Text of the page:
Gov. Hogan announces expansion of P-Tech program, introduces legislation to do so


Governor Larry Hogan (R) held a press conference on Thursday regarding the expansion of P-Tech, Pathways in Technology Early College High School program through out Maryland.

In an effort to connect the classroom to the real world, Gov. Hogan announced the expansion of P-Tech, a public education model enabling students to earn a high school diploma, a free associate degree in high growth stem fields, and workplace experiences. 

Currently, the state has eight public county schools that participate in the program including Montgomery County and Allegany County. 

“I really do believe very strongly that every single child in our state deserves an access to a world class education regardless of what neighborhood they grow up in,” said Gov. Hogan. 

The partnership connects businesses with community colleges and school systems. The program allow students to earn 60 college credits, an associate degrees while getting their high school diploma. One student said it changes her mindset when it comes to education. 

“We have been exposed early to a college atmosphere and that has helped us all advance a bit faster then we would have outside of P-Tech,” said  Jamirah Benbow, Junior in P-Tech program.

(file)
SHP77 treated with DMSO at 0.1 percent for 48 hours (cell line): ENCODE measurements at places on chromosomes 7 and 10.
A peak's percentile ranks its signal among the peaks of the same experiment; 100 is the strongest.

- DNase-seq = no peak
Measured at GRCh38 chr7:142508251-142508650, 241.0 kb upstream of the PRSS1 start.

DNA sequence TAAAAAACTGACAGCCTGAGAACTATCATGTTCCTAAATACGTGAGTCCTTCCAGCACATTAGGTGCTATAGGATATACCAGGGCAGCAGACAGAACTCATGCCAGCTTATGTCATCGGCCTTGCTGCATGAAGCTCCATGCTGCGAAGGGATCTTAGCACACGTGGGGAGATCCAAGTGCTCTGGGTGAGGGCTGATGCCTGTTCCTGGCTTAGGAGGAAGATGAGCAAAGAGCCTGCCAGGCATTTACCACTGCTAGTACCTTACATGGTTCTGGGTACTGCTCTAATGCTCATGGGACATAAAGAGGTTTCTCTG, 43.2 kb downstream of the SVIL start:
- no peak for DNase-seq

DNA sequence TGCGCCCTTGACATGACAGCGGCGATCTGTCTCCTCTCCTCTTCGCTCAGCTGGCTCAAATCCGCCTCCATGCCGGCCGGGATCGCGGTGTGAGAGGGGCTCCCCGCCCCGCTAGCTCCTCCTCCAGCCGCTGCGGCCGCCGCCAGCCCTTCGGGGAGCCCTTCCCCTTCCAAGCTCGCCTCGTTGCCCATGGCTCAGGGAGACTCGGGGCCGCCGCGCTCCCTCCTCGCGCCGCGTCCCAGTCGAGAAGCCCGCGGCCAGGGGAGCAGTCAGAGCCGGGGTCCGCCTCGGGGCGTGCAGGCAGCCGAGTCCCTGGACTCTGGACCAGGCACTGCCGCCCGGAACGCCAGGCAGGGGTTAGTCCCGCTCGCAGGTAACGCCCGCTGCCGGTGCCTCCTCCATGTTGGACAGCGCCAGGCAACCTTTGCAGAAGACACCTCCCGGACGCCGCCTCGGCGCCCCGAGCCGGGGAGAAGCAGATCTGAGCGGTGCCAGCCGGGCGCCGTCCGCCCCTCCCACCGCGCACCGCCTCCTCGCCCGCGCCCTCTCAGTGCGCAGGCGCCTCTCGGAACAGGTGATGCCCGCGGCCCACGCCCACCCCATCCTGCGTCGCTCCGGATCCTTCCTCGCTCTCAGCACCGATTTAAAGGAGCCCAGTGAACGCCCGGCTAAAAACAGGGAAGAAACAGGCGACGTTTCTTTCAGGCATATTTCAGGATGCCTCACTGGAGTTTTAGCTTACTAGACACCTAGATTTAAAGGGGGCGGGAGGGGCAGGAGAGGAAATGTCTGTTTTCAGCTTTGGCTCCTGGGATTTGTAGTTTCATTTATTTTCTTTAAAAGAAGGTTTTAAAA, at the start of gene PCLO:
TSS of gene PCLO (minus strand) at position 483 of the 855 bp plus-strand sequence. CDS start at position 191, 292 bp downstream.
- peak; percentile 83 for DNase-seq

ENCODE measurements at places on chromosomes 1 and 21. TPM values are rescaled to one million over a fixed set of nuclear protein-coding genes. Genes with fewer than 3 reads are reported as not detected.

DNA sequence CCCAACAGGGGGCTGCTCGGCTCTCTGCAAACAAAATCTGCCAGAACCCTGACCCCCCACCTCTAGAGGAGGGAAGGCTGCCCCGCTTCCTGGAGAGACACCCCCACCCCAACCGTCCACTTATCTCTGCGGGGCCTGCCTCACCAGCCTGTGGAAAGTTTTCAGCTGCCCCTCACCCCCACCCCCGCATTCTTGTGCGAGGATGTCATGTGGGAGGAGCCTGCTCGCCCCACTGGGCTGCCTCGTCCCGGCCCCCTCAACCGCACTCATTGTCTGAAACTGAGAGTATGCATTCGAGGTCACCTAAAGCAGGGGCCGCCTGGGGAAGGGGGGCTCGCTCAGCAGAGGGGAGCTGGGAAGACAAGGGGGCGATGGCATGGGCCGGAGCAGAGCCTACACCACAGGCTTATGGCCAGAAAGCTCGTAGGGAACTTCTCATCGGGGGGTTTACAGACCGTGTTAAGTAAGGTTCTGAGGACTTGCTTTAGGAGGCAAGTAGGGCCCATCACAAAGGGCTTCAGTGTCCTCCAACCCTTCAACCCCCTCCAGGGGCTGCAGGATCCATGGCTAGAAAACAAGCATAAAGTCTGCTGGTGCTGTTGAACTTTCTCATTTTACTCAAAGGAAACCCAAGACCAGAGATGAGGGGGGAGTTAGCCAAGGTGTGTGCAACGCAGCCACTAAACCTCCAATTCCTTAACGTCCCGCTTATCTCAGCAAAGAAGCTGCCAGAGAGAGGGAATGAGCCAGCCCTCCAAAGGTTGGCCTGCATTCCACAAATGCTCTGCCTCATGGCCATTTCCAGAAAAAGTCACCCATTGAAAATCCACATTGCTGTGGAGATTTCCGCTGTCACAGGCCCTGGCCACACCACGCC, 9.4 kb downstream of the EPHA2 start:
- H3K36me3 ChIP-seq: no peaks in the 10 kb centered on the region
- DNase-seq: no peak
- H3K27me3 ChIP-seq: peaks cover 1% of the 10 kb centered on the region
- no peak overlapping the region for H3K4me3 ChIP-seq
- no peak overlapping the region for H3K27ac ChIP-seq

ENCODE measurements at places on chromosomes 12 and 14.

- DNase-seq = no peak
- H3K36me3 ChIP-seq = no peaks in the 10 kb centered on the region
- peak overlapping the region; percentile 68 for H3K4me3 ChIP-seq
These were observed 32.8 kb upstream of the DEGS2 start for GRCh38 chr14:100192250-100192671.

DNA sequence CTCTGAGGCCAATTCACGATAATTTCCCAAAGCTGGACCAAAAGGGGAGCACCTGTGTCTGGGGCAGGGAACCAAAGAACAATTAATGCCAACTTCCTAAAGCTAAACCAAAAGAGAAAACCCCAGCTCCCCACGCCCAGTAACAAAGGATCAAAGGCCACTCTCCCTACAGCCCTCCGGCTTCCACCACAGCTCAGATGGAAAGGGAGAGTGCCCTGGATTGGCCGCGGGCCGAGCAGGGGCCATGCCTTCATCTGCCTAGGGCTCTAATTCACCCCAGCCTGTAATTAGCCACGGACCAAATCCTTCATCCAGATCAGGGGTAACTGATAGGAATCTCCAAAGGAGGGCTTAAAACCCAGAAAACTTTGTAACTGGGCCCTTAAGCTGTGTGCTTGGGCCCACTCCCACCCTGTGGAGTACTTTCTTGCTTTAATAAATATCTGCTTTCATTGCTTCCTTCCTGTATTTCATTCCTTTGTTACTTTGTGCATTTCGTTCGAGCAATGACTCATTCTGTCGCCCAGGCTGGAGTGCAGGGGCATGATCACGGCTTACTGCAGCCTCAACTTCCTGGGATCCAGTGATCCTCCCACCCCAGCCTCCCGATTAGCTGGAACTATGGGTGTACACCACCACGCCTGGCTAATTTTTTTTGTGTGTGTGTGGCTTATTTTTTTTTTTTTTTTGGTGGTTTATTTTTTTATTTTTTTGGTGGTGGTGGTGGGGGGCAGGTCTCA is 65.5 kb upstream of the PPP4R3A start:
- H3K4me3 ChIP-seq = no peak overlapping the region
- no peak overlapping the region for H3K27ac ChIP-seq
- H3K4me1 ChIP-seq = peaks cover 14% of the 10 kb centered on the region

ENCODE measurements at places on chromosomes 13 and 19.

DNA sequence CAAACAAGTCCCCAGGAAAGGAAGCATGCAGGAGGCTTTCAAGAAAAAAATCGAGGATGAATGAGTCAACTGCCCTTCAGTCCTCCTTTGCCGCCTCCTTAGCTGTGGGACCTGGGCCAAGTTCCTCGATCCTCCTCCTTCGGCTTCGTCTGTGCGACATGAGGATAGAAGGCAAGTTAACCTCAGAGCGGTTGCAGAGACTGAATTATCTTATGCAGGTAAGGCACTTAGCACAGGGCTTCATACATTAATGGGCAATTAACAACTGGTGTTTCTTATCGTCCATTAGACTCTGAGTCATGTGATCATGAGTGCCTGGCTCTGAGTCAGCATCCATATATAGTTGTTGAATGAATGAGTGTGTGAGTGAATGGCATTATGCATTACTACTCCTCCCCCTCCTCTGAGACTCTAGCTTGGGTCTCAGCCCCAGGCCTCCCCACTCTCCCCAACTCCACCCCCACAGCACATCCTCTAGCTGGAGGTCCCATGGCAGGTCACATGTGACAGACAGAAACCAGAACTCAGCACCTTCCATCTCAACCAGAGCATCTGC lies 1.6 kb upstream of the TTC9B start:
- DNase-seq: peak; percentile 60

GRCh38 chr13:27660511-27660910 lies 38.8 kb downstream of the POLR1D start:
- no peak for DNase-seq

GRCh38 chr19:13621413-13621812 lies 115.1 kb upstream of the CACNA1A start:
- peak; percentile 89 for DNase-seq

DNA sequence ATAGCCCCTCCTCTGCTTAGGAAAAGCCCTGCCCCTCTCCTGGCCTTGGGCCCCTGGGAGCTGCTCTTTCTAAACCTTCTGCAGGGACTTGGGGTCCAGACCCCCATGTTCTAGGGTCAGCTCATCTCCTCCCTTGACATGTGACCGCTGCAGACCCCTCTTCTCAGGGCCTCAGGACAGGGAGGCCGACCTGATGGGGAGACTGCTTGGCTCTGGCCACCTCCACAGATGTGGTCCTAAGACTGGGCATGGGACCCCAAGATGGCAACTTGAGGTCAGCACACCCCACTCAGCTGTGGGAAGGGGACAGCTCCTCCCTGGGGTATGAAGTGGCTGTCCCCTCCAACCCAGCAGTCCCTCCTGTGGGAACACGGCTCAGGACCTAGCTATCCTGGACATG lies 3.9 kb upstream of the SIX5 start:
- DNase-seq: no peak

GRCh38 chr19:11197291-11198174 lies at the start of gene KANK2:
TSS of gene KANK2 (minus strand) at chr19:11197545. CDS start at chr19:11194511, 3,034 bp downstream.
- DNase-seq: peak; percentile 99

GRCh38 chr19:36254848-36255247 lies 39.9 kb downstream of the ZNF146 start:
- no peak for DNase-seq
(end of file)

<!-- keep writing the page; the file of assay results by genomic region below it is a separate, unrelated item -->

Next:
Hogan also announced that he is putting forward legislation called the P-Tech Opportunity Act of 2019 during the upcoming session of the General Assembly. The bill will lift caps that limit the state to issuing one planning grant per school system. 

Currently, the legislation will not allow any additional schools until the 2016 – 2017 cohort of students that graduate in six years. 

Hogan has committed to $300,000 in his upcoming budget. That grant money could fund three programs to schools in the state.

Hogan also spoke about the Kirwan Commission, a state commission that is tasked with reviewing state’s formulas and making polices to legislators when it comes to education. They announced on Wednesday that they would like to extend for another year to figure out funding for schools. 

Hogan responded during the press conference saying said that he thinks the commission will have great ideas, but he has been waiting two years for a report to come out fom the commission.

Hogan said they anxiously awaiting to see how what they can come up with for funding. 

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